Tom Friedman wants us to get big things done

Michael Giberson

I don’t read Tom Friedman’s columns in the New York Times, but apparently Craig Pirrong does, and I read Pirrong’s Streetwise Professor blog, and Pirrong’s latest post on Friedman reminds me again why I don’t read Tom Friedman’s columns. At least I generally avoid Friedman except when someone else calls attention to a particularly egregious column full of Tom-Friedmanisms.

Once again Friedman visits China, marvels at their ability to get things built, turns his gaze back to our own hallowed shores and – writing with an almost audible sigh – wishes Americans would just pull together and tackle the big problems and do big things. You know, like they used to do back when we were kids, and we had the space program and built highways and such.

Pirrong notes Friedman’s wish to admire the Chinese system’s ability to get things done while disclaiming any admiration for the still repressive nature of the Chinese government. After blasting Friedman’s column apart – not difficult, actually, since it wasn’t much of a coherent whole in the first place – Pirrong concludes:

Sorry, Tom, but it’s a package deal.  Governments who think about people purely instrumentally, who think that they can push them around to achieve this economic result or build that glittering piece of infrastructure have a tendency of engaging in brutal behavior.

… Friedman is just another example in a depressingly long line of soi disant intellectuals who are enamored with authoritarians red or brown; who marvel at their gargantuan achievements; and who somehow believe that the bloody and brutal behavior of such authoritarians is some sort of minor bug that can be eliminated while retaining the supposed economic benefits.

That was a lie in the 1930s.  It was a lie in the 1940s.  It was a lie in the 1960s and 1970s.  And it is a lie now.

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9 thoughts on “Tom Friedman wants us to get big things done

  1. Yes, because as we all clearly remember, the United States was an authoritarian nation while were building the interstates and going to the moon.

  2. Yes.

    However, do you think that the Chinese democracy should be exactly like the US democracy? Asians claim that they are different and that the Western canons should not be applied to them.

    Makes me think. Thanks.

  3. I don’t think that Chinese democracy should be exactly like the US. Nor exactly like Canada, the UK, Australia, Japan, Germany, Sweden, South Korean, South Africa, Brazil and especially not exactly like France. 😉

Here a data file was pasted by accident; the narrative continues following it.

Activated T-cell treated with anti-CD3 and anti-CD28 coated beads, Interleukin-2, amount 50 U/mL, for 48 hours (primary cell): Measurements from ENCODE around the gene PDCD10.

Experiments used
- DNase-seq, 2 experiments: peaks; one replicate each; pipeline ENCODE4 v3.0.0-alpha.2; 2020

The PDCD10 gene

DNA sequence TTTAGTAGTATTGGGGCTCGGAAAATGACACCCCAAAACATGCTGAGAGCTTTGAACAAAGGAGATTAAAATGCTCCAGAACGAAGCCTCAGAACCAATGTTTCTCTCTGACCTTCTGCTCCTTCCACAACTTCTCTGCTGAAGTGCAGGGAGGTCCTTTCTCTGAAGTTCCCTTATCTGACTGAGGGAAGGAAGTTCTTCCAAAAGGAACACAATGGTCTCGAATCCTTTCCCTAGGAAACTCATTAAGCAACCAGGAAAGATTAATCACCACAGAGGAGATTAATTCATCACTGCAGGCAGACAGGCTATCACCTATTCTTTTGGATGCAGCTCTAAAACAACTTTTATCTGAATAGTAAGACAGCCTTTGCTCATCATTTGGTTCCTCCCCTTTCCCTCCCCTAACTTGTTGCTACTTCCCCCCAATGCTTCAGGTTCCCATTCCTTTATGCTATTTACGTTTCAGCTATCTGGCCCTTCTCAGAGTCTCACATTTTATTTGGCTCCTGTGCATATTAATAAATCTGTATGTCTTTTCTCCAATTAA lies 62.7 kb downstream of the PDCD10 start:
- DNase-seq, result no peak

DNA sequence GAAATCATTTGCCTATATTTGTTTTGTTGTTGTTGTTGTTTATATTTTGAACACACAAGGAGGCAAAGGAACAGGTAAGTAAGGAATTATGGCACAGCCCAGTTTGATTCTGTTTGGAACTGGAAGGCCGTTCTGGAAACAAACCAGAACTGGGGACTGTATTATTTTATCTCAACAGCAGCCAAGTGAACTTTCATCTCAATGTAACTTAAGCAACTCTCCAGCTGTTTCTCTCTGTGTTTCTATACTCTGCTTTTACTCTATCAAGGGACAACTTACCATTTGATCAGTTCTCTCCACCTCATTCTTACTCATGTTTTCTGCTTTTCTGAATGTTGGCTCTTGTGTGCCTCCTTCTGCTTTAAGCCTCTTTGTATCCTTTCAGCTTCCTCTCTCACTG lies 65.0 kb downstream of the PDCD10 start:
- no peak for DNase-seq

All I think is that they (and everyone else in the world) ought to allow sufficient political freedom and openness in government that they can reasonably claim consent of the governed, some protection for basic human rights, and relatively open access to markets.

  4. Michael, you’d probably wretch if you read Friedman’s “Hot, Flat, and Crowded”.

    It is however one of the great examples of Sowell’s, “Vision of the Anointed”.

  5. “the United States was an authoritarian nation while were building the interstates and going to the moon.”

    That was before the lethal combination of overly broad environmental laws and arrogant federal judges. The laws need to be rolled back, and we need to start hanging some judges.

  6. Tom’s not reading enough on federal robotics programs that aren’t DARPA, mehaps.
    Craig’s just trying to get into the ‘Hot, Flat, Angry Bureaucrats 2010′ conference in Shanghai. Congratulation and whinging about green and democratic reform isn’t stylish ’til the last minute anymore. Works for Dr. Who.

  7. China is better at “Getting things done” than the US. The problem is that the things they get done are both bad and good. What about building a new coal power plant every week?

    Like Friedman, I’m disgusted with the US’s inability to get things done. China gets a lot more done, but at least half of the things it gets done are not good. I don’t think that humans have yet invented a system that’s capable of effectively tackling the problems we’ve created for ourselves. We’ve got to work with what we have and do the best we can within the flawed systems we have. Wishing for something better is less effective than either China’s or America’s flawed systems.

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